A photo of Manuele Gragnolati

Manuele Gragnolati


Fields of interest: Medieval Eschatology; Dante; Petrarch; Lyric Poetry; Feminist and Queer Theory; Posthumanism; Pasolini, Morante

Professor of Italian Literature, Sorbonne Université; Senior Research Fellow, Somerville College, Oxford; Associate Director, ICI Berlin Institute for Cultural Inquiry

Manuele Gragnolati is Professor of Italian Literature at Sorbonne Université, Associate Director of the ICI Berlin Institute for Cultural Inquiry, and Senior Research Fellow at Somerville College, Oxford. He studied Classical Philology, Medieval Studies, and Italian Literature at the Universities of Pavia (BA and MA), Paris IV-Sorbonne (MA) and Columbia in NYC (PhD). Before joining Sorbonne Université, he taught at Dartmouth College from 1999 to 2003 and from 2003 to 2015 at the University of Oxford, where he was Full Professor of Italian Literature.

A significant part of his research, including his first monograph Experiencing the Afterlife: Soul and Body in Dante and Medieval Culture (2005), focuses on Dante and medieval culture, especially on the significance of corporeality in thirteenth- and fourteenth-century eschatology. He is also interested in the concept of linguistic subjectivity from Dante to the present, in modern appropriations of medieval texts, and in feminist and queer theory. His second monograph Amor che move: Linguaggio del corpo e forma del desiderio in Dante, Pasolini e Morante (2013), offers a diffractive exploration of body, language, and desire in Dante and two authors who have engaged with Dante’s oeuvre in the late twentieth century from a minor, ‘eccentric’ position.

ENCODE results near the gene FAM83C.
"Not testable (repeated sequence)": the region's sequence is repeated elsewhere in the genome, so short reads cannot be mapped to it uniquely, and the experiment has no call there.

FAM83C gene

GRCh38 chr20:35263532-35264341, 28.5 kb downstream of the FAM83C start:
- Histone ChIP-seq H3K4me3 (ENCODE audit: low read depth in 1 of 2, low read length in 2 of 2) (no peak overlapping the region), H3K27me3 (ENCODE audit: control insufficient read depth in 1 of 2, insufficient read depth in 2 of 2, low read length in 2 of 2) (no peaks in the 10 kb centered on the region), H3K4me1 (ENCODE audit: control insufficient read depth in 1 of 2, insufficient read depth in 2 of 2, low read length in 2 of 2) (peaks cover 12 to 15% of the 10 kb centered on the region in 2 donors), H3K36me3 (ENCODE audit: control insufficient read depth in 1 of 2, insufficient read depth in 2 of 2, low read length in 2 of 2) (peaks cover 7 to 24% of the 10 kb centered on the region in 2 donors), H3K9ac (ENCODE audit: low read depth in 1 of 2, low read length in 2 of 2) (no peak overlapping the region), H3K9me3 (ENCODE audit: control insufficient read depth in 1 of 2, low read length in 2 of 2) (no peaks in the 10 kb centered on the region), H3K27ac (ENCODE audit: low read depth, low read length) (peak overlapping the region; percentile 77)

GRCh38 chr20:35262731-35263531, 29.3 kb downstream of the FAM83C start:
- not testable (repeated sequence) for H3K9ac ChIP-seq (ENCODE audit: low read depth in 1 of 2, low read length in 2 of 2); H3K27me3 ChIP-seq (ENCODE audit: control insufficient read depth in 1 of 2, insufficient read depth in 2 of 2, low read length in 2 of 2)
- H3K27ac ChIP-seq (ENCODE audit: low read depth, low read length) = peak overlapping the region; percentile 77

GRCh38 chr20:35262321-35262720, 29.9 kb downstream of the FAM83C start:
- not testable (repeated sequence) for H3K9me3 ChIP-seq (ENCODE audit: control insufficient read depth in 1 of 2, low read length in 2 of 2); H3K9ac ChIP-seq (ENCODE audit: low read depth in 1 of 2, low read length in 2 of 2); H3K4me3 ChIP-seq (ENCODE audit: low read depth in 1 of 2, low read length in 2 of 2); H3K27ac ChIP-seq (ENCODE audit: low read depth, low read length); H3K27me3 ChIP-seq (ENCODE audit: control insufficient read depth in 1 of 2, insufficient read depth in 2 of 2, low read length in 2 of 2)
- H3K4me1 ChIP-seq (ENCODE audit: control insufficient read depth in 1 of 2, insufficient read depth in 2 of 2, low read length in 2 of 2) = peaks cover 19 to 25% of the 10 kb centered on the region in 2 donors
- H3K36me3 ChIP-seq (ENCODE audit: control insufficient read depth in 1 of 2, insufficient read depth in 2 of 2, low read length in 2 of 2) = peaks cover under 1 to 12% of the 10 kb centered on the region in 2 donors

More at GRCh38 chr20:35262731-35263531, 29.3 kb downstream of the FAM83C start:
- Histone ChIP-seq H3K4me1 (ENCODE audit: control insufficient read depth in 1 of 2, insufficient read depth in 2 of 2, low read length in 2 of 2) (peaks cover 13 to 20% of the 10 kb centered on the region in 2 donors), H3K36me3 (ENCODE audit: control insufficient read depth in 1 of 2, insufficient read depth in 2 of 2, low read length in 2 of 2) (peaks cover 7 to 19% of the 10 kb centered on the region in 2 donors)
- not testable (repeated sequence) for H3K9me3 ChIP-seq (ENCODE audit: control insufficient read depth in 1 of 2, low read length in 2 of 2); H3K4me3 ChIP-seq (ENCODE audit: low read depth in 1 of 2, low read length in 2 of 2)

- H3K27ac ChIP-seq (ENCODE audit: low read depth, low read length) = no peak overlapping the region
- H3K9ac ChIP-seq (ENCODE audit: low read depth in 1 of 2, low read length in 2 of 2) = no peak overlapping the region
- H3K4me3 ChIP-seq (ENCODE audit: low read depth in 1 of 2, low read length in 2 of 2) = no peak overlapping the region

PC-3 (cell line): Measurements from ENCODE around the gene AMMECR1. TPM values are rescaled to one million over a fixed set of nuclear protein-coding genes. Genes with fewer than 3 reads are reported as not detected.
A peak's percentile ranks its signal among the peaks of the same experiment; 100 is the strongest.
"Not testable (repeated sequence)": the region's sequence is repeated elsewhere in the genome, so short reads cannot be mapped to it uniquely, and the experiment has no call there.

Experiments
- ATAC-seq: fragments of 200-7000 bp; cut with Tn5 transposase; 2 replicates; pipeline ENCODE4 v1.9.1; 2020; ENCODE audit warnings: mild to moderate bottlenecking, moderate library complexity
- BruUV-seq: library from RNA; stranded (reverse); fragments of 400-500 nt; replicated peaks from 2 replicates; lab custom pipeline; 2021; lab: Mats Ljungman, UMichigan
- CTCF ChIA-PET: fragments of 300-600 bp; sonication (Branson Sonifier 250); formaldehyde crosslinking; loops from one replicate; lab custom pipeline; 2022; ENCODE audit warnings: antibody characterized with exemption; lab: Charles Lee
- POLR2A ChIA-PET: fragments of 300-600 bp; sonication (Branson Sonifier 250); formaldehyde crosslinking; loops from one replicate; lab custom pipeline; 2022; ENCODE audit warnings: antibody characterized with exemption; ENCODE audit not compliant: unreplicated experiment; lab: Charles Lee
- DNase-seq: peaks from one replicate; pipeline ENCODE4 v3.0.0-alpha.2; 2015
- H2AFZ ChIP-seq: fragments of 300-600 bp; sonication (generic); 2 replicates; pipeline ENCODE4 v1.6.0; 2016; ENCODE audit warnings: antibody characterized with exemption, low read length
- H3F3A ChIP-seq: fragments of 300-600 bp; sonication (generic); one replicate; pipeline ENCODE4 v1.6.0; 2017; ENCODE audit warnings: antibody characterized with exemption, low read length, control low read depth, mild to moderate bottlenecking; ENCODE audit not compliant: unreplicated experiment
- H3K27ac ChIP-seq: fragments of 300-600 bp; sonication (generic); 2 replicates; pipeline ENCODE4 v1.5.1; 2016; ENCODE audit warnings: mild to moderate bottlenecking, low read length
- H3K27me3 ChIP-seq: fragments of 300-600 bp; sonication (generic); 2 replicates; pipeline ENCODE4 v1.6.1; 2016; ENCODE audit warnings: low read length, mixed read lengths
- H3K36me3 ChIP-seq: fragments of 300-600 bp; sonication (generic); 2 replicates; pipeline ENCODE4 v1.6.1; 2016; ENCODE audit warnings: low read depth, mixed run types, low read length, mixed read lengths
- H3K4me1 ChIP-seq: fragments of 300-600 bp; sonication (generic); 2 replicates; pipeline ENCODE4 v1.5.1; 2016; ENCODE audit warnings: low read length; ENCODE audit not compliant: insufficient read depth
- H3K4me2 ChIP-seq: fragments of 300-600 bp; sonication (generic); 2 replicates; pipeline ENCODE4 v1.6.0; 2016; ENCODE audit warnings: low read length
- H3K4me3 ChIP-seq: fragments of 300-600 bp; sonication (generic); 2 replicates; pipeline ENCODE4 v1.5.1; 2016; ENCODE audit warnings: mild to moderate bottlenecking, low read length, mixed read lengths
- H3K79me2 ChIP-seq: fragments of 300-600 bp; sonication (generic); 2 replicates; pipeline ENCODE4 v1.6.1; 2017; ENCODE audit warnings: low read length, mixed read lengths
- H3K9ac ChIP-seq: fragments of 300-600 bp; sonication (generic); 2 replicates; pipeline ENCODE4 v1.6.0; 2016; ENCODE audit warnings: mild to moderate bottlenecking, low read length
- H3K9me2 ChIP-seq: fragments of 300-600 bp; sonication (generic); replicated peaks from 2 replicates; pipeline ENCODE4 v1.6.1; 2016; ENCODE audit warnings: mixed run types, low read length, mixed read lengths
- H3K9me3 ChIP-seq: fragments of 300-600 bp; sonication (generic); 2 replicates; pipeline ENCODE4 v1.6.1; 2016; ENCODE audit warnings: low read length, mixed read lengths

Lyric poetry is another of his interests and in this field he has collaborated on a substantial commentary on Dante’s Rime and published essays on medieval and modern authors as well as the volume Possibilities of Lyric: Reading Petrarch in Dialogue (2020), which he coauthored with Francesca Southerden and which explores the potential of the lyric mode through a comparative reading of Petrarch’s Canzoniere. He is currently working on a book project that explores medieval texts by Dante, Petrarch, and Boccaccio with a posthuman approach.

Manuele enjoys studying and teaching literature for its critical potential to challenge normative ways of thinking and is particularly interested in texts that propose different figurations of reality, whether in the past or in the present. He believes in an interdisciplinary approach to culture and in collaborating with colleagues with different intellectual histories and backgrounds. An example is the The Oxford Handbook of Dante (2021), which he coedited with Elena Lombardi and Francesca Southerden and which includes 45 essays by scholars from all over the world and offers an updated, transnational, and plural take on Dante’s oeuvre. He has run several interdisciplinary projects on Dante, Elsa Morante, Pier Paolo Pasolini, and other topics which have often resulted in collective volumes, including: Openness in Medieval Europe (2022); ‘Petrolio’ 25 anni dopo. Biopolitica, eros e verità nell’ultimo romanzo di Pier Paolo Pasolini (2020); Claude Lefort, Dante’s Modernity: An Introduction to the ‘Monarchia’ (2020); Vita nova. Fiore. Epistola XIII (2018); De/Constituting Wholes: Towards Partiality Without Parts (2017); The Scandal of Self-Contradiction: Pasolini’s Multistable Subjectivities, Traditions, Geographies (2012); Desire in Dante and the Middle Ages (2012); Metamorphosing Dante: Appropriations, Manipulations and Rewritings in the Twentieth- and Twenty-first Centuries (2011); Dante’s Plurilingualism (2010); Aspects of the Perfomative in Medieval Culture (2010); The Power of Disturbance: Elsa Morante’s ‘Aracoeli’ (2009).